The irony here is that integration technology has played such an important role in boosting business productivity.   Automating B2B, application, and data integration processes has enabled businesses of every kind to reduce processing costs, increase business throughput, and reduce errors.  Yet the technologies that have enabled those improvements suffer from productivity deficits of their own.

In my next post in this series, I’ll examine ways in which automation can be applied to data transformation mapping, and how different automation approaches produce very different outcomes.

Small- versus Large-Scale Provisioning

As applied to business integration, the term “provisioning” has many meanings, but overall, it refers to the process of defining integration endpoints and establishing connections and integration processes between them.   If an integration service that connects a pair of endpoints is simple and tightly constrained – for example, a data syndication service with a fixed process model and limited output options – provisioning can be as simple as selecting from a fixed list of connection and data format delivery options, and specifying the delivery endpoint’s address.

In most cases, however, business integration provisioning involves more steps, because the business problem to be solved requires tailored integration between some set of sources and targets, e.g., integration of an XML transaction set with a Warehouse Management System.  Those steps might include definition or specification of endpoints, communication and interface connections, documents / messages and envelopes, data routing, business processes, and data transformations.  By combining building blocks that implement such object types, you can solve most kinds of business-to-business, application, and data integration problems. Continue reading

Networked vs. Hosted Managed Services – What’s Your Religion?

Having just returned from a 2-week vacation, I’ve had plenty of time to think about things that my work schedule normally pushes to the background – music, hobbies, investments (don’t ask), and our surreal national political scene. After listening to some of the bizarre preconceptions and arguments about health care reform and US economic policy (throws shoe at TV), it’s hard to avoid the conclusion that many of our beliefs are so ingrained that they approach the status of “religious” tenets.

As business and IT professionals, we like to think that we operate in a reality-based world, where facts and good sense dominate. But the same factors that muddy public policy decisions – incomplete and inaccurate information, the lack of a contextual model that can assist in predicting outcomes, and inherent biases toward or away from certain solution approaches – are just as influential in the decisions we make, every day.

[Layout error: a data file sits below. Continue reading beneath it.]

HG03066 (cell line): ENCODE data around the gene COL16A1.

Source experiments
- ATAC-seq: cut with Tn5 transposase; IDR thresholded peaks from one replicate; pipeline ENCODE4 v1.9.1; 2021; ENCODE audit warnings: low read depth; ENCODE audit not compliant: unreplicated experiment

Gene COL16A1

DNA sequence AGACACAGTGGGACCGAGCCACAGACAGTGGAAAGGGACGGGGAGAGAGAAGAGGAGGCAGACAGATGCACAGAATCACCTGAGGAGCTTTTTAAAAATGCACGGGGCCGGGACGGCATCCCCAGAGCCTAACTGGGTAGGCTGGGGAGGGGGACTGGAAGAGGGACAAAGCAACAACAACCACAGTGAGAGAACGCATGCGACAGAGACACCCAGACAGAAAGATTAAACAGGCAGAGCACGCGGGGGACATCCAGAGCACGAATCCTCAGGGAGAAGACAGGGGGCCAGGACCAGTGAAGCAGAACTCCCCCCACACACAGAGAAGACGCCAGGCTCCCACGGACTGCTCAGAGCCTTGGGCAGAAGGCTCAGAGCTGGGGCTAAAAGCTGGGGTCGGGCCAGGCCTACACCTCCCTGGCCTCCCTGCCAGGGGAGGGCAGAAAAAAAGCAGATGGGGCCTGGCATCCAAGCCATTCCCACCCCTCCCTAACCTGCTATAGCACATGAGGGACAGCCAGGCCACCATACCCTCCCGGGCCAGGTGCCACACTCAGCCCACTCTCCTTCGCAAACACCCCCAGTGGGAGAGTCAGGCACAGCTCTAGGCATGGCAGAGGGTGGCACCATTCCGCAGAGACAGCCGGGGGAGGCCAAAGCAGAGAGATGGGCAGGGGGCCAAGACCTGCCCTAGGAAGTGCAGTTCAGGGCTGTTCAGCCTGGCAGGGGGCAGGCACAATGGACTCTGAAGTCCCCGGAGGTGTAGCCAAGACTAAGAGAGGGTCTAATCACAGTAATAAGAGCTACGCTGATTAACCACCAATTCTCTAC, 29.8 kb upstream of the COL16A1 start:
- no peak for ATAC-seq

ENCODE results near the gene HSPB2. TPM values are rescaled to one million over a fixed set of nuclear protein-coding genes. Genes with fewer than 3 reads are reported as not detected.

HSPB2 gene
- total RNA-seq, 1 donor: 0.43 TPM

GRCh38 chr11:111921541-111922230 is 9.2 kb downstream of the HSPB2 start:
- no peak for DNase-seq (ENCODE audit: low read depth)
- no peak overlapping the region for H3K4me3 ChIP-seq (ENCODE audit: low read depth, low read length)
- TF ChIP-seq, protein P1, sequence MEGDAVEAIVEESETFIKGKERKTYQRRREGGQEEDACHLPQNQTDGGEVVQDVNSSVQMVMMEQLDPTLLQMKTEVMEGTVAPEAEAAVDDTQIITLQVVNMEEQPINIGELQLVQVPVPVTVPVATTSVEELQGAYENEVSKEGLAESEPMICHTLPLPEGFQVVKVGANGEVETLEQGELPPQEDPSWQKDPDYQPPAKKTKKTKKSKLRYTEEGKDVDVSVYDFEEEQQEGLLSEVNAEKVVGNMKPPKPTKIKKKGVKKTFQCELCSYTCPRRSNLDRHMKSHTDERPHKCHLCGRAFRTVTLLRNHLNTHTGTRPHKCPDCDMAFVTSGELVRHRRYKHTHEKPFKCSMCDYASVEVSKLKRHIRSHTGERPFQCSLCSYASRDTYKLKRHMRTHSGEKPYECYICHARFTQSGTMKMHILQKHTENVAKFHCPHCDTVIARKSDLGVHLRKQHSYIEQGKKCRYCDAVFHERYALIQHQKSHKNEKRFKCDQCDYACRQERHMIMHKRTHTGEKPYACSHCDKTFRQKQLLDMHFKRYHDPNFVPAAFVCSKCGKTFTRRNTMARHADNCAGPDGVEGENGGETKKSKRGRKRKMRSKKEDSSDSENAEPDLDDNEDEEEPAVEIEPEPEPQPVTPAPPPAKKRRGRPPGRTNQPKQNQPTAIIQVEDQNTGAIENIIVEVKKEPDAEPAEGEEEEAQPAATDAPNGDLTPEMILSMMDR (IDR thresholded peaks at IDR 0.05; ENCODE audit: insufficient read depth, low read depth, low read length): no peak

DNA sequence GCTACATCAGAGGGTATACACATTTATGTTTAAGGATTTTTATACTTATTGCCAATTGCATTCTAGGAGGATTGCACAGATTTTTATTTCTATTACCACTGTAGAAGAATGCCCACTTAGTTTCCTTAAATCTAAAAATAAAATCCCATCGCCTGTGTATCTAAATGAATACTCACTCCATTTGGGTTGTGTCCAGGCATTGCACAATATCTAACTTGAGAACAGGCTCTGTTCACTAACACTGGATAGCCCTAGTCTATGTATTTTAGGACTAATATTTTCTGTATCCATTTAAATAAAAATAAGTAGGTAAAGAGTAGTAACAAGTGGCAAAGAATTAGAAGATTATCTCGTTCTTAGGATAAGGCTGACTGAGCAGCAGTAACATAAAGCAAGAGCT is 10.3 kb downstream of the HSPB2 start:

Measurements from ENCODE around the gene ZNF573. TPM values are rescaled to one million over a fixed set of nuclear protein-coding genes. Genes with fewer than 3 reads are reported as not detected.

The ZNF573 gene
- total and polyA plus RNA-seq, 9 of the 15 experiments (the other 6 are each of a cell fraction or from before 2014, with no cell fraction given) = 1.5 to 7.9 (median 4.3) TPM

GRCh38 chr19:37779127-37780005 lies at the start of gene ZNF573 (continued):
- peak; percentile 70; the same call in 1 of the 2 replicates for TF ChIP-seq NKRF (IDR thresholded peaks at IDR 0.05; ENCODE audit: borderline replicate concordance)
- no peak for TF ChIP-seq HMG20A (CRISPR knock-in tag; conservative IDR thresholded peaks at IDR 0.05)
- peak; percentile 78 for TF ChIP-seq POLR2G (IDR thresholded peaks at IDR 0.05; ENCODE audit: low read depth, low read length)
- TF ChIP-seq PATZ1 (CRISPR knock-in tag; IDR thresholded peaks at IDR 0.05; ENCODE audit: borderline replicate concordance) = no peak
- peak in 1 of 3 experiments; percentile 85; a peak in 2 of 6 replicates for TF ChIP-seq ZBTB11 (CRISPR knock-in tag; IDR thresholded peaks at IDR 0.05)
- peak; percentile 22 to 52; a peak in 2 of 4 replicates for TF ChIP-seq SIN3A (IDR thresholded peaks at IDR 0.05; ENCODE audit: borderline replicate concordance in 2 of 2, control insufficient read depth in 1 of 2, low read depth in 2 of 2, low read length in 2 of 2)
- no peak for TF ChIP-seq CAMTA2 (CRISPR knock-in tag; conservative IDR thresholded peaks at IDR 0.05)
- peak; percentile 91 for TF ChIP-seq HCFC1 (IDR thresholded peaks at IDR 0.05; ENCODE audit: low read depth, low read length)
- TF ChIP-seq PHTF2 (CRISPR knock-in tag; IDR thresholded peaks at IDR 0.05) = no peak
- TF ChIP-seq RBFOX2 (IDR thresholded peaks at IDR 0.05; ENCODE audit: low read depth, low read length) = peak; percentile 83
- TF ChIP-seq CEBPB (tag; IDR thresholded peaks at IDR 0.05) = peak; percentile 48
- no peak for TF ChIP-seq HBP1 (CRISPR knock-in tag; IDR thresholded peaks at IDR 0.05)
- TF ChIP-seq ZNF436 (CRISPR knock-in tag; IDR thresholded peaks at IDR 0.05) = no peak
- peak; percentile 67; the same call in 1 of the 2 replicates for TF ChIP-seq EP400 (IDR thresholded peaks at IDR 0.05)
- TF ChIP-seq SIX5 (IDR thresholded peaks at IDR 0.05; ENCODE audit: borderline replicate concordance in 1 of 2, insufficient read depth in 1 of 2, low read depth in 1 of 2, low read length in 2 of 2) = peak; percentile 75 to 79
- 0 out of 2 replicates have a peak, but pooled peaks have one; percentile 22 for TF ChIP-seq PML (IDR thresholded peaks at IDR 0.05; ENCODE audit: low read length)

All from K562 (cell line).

One example that’s top-of-mind, for me, is the debate over managed services delivery models.  EXTOL and other companies in the B2B integration space have offered managed services for years, but cost-cutting measures and our shrinking economy have pushed managed services to the fore, of late.  We are still seeing greater demand in the market for self-managed B2B integration than for 3rd party managed services, but battered budgets, scarce IT resources, and shifting business priorities make managed services more attractive than ever.

Deciding between self-managed B2B integration and managed services integration usually comes down to financial and budgetary factors (capex vs. operating budgeting, front-loaded vs. ongoing expenses, etc.). While “religion” can come into play here, decisions at this level are usually based on clear-cut business priorities. Continue reading

B2B to Be

For my inaugural post on this blog, I want to revisit one of those “solved problems” that still dogs many of the companies we talk with, namely, how to handle B2B integration requirements that don’t involve standard EDI. Companies still find it difficult to cope with the full range of B2B connections and content types needed to integrate with large and small trading partners, including:

  • Standard EDI (and in some cases, EDI that does not fully conform to standards)
  • “Standard” XML, which ranges from well-developed, horizontal standards like RosettaNet to hundreds of loosely-defined vertical transaction sets
  • EDI-like flat file standards (most of these are older, vertically-focused cases)
  • EDI-based web forms
  • Proprietary, partner-defined flat files
  • Proprietary, partner-defined spreadsheets
  • Proprietary, partner-defined web portals
  • Proprietary, partner-defined documents sent by email or fax

Did I miss any? Probably. But the point is that standard EDI is just one of numerous conventions used for B2B integration.  Of course, standard X12 and EDIFACT EDI are still the mainstay of B2B integration. And there is little evidence to suggest that companies are ready to invest in replacing all of their EDI connections with something “better”.  In fact, EDI adoption is increasing.

Continue reading